Half an hour of sailing and 200 euros the poorer we arrived on French soil – we were in Europe. What do you mean, Europe? We were in the middle of the rainforest! Since when did France consist of rainforest? Rainforest with tarantula spiders, one-meter long iguanas, exotic birds, and sloths… Well, French Guiana is not an independent South American nation, but an overseas department of France – hence part of Europe. It is an idea that took some time getting used to.
Before we had left Brazilian soil, the captain of the ferry had collected our car papers, saying he was obliged to do so. On the French side he handed them over to some official, who subsequently handed them back to us. According to the captain, they try to prevent the illegal importation of Brazilian cars this way, since his is the only boat that transports cars to the other side (at least officially).
Three times we checked what paperwork needed to be taken care of; which stamps we needed. The customs officer gave us a somewhat pitying look and repeats, once more, “Vous êtes Hollandais!”
As if that explained everything. But yes, it did. We were Europeans in Europe, and no stamps were required.
Europe it is
Europe manifested itself quickly enough. Instead of handling reais notes that all have the same size, I now struggled with the tiny 5 euro notes and the huge 50 euro bills. When I want to select the eurocents from a Tupperware box full of coins, I don’t recognize them – a yearly recurring moment of confusion when we return to the Netherlands. The antique Dutch quarter, which somehow ended up in this box, is picked out easily enough. But somehow the 10 and 50 eurocent coins always appear to look more like South American coins than European cents do.
When, later that day, I had to pay 4,99 in a grocery store, the cashier gave 1 eurocent change – that coin is still in use here, whereas the majority of European countries no longer bothers with it.
For a hamlet this size, St. George de Oyapock, there were a remarkable number of (European) road signs, notably too many indicating a one-way street; there was no way we could legally reach the central square, even though we saw enough cars parked there. Must be the French touch, we gathered. We remembered ‘In Rome, do as the Romans do’ and took it that in St. George this meant driving against the flow of traffic.
Expensive, but Affordable Wine!
Along the central square were the town hall and two restaurants. Set menus cost 12.50 euros. They were typical French, three-course meals and probably not a bad deal, but, one way or another, way above our budget. How would a choucrout Alsacienne (sauerkraut from the Alsace) taste in the tropics? We didn’t permit ourselves to give it a try and stuck to our intention do our own cooking again, now that we were in expensive Europe.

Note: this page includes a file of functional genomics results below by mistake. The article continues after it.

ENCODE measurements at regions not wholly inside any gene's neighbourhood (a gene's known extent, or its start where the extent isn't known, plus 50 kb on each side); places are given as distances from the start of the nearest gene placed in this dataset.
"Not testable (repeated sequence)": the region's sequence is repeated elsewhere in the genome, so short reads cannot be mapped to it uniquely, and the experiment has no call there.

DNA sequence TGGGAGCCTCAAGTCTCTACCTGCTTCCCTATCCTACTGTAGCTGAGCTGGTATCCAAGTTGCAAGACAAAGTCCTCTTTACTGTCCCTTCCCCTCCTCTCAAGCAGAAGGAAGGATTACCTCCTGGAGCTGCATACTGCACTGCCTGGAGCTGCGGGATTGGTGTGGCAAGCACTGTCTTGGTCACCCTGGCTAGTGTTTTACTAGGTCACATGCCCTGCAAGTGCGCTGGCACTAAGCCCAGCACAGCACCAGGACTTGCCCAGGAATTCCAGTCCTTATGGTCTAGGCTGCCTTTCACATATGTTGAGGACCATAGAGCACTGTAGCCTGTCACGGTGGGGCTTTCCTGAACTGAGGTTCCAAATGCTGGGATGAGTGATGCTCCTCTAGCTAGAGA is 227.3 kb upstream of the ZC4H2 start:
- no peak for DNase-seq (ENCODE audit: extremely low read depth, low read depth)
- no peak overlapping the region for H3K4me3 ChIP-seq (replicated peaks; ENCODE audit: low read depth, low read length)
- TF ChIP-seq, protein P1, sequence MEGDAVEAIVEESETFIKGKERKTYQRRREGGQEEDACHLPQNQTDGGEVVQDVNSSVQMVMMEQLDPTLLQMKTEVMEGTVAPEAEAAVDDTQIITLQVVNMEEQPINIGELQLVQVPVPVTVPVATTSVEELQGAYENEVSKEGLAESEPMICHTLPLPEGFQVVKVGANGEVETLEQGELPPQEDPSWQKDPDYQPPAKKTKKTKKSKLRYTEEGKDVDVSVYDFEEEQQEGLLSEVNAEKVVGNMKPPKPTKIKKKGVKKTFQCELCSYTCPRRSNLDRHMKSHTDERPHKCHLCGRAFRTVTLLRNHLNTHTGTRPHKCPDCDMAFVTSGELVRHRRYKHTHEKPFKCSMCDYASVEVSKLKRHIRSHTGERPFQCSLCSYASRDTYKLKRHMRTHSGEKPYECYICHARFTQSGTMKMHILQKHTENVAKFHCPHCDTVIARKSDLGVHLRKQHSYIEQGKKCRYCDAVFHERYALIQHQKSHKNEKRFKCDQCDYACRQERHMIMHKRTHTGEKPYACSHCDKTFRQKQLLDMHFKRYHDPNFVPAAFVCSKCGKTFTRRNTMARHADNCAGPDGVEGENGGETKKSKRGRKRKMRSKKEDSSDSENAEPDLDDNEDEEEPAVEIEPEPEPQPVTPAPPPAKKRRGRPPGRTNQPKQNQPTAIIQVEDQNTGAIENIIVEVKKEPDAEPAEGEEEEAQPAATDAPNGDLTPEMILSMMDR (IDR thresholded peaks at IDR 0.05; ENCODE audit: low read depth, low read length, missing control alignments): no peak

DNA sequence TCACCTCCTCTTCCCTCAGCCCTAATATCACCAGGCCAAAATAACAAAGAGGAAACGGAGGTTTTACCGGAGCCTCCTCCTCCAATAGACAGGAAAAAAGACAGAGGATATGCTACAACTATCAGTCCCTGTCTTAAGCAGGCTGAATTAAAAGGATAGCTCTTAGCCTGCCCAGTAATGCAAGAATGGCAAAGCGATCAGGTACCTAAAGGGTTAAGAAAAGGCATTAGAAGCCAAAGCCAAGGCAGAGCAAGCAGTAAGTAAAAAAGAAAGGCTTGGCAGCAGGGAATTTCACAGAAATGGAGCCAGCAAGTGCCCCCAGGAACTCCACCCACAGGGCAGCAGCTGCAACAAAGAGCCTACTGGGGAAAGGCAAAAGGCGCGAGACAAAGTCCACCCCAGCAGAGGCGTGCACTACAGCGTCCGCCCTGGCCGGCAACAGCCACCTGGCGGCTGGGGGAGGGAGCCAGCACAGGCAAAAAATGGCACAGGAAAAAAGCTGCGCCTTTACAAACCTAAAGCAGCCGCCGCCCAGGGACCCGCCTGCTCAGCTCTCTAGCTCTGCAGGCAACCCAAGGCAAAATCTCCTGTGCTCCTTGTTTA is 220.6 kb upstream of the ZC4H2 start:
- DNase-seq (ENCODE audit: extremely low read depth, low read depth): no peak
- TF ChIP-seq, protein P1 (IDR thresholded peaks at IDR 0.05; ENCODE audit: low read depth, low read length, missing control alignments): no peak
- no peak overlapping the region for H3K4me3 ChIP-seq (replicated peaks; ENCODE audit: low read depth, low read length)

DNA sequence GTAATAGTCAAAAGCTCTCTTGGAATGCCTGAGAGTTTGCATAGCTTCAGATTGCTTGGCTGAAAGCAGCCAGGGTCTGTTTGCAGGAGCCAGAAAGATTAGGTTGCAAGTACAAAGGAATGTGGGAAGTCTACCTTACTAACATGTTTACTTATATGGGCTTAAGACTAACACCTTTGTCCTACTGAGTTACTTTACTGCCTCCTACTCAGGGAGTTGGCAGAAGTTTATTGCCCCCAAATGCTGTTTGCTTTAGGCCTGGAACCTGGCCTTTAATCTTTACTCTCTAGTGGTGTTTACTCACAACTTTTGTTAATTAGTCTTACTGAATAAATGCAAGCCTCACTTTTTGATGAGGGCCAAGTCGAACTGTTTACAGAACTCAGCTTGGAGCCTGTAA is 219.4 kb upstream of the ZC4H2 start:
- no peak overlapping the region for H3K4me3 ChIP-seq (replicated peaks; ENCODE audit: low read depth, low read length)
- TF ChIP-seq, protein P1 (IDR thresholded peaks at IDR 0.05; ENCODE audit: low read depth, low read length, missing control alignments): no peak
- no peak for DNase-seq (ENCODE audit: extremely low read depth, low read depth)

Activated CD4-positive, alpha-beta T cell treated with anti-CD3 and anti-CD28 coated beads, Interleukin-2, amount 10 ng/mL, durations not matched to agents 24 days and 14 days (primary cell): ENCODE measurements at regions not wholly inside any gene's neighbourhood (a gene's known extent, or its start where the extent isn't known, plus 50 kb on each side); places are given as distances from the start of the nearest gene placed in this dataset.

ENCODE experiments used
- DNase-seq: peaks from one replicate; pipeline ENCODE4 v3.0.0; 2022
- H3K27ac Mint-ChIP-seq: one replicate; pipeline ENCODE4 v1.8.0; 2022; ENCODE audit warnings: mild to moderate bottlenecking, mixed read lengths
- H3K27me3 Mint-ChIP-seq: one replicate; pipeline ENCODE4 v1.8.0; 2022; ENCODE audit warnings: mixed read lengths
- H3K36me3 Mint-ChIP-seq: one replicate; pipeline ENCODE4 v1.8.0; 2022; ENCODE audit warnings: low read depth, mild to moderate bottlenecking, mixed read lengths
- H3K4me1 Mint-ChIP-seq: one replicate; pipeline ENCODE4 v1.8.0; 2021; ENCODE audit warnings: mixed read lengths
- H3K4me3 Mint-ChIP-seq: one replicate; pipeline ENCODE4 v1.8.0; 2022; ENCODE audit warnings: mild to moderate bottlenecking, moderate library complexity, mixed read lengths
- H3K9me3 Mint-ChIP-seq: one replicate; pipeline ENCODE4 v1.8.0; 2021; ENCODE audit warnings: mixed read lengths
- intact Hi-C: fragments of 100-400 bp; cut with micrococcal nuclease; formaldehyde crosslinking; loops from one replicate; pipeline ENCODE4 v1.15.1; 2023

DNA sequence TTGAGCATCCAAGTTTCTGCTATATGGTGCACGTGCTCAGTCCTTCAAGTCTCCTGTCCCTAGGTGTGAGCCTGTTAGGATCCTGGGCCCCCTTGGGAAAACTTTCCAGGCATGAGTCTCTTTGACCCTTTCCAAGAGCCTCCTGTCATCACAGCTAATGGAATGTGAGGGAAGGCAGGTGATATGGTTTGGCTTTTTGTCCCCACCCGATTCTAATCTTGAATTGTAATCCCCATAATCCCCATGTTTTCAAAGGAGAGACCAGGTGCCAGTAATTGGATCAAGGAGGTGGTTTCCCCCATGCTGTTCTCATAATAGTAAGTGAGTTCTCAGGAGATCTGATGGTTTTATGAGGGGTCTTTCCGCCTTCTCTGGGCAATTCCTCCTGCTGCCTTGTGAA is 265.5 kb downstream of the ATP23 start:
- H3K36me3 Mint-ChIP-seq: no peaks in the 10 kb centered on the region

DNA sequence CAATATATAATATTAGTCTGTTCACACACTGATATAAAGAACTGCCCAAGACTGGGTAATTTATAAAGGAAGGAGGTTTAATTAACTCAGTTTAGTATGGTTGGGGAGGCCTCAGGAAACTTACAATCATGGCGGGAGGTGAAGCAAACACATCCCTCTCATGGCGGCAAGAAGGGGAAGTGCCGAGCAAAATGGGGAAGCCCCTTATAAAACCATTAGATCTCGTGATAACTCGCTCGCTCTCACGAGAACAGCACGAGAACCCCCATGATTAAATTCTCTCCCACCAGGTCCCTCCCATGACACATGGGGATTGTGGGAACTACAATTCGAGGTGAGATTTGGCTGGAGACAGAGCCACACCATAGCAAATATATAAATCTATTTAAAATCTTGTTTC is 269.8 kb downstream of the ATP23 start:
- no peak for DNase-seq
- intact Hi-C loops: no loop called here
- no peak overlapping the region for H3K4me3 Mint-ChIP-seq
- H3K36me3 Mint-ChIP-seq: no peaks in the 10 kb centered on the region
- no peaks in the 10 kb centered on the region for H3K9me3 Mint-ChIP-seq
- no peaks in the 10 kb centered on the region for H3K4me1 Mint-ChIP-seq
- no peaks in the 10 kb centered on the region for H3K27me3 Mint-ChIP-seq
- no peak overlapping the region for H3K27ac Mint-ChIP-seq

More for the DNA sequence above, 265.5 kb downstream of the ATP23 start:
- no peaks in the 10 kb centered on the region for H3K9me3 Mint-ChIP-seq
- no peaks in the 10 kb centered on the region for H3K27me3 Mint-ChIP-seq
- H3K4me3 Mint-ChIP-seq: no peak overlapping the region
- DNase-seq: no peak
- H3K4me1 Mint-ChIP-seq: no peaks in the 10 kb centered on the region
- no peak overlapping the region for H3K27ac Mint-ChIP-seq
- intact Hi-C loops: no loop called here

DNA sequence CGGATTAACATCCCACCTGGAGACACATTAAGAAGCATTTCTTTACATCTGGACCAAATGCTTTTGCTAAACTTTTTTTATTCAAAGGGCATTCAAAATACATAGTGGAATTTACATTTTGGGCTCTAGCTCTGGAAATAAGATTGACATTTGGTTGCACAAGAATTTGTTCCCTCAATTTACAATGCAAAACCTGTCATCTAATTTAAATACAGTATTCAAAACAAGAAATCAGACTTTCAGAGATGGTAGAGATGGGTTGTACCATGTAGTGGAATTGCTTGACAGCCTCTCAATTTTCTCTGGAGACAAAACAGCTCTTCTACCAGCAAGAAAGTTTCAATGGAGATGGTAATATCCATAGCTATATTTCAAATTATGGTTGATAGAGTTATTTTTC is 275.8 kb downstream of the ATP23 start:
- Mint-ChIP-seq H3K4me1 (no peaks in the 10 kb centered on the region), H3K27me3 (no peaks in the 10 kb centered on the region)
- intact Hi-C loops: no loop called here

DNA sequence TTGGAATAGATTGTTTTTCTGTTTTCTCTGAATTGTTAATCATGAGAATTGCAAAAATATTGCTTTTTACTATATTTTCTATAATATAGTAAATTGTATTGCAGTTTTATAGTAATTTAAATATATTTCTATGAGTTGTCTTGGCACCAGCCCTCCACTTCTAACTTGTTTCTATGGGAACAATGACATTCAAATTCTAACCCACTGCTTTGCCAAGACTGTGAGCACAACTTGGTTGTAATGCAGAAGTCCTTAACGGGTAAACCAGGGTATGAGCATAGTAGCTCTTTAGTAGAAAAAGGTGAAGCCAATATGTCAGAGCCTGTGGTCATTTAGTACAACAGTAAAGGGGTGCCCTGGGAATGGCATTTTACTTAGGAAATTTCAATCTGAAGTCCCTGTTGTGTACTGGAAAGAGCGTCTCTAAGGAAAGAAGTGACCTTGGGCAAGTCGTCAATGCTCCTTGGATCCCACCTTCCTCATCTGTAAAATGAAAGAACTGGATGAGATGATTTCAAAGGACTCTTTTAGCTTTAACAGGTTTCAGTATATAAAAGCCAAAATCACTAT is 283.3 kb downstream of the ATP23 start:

In my best French I asked at one of the restaurants if I could use the bathroom; in Brazil this never is a problem. Here it was no problem either as long as I paid 1 euro for the honor. Right. Have they gone mad? At the Chinese grocery store I paid 1.60 euros for 3 carrots, 1 onion and 1 tomato. However, the wine made us smile: bottles starting at 2 euros!
Along the waterfront we set up lunch in the shade of bamboo. For the first time in ages we prepared a pressure-cooker meal of rice and tuna (here’s all about our pressure cooker cooking on the road). We had to get into the habit of cooking again. The meal turned into to some sticky kind of rice-tuna soup, but the red wine compensated for this first effort. We also learned quickly again that wine goes to your head much faster than beer does.
Downtown we met David. We hit it off and sat talking on the pavement for at least two hours. Meanwhile our Land Cruiser stood one block down the road, unlocked and windows rolled down in front of the town hall where locals stood demonstrating for a safer St. George de Oyapock. Paradoxes in life…
David is a Canadian who had been traveling in Europe and Africa for the past two years or so on his BMW 1200 GS. He was on his way to Brazil and, ultimately, Ushuaia. In Canada he bought the motorcycle brand-new with a three-year worldwide guarantee, so when parts had to be shipped to Nairobi, BMW paid for them including all customs charges.
When, one day, he flew back to Canada to attend a friend’s wedding, BMW offered to revise his motorcycle for him at their expense. Can’t have a BMW looking too used, now can you? David laughed as he told his story. With his long hair, his beard, and well-worn shirt he is the seasoned traveler who has other priorities than a neatly washed and polished motorcycle.
Problems with Illegal Immigrants
I went hunting for tourist information. There was no Tourist Information Office and I gave it a try at the town hall. I struggled to make myself understood. After several inquiring looks the receptionist realized that I was looking for a map, and she ordered someone to fetch a photocopy from somewhere in the building. Meanwhile I studied notice boards listing the local government’s ambitious plans.
Even though I racked my brains for each French word I wanted to utter, I had no problem understanding or reading it – I lived in France twenty years ago and although my French used to be fluent enough, it has become buried under four years of Spanish and Portuguese. Chatting to the receptionist makes me realize again why I love the French language so much, it’s simply the most beautiful language in the world.
The receptionist explained the drawings on the notice board. They were about restructuring the town, to update the land register. There were too many ‘invasions’ – locals or illegals settling on a piece of land and then claiming it as theirs, which is a common problem in Brazil and Paraguay as well.
“Where do these people come from?” I asked.
“Mainly from Brazil,” she answered.
“Why?” This surprised me. As far as I was concerned, paradise was on the other side of the river.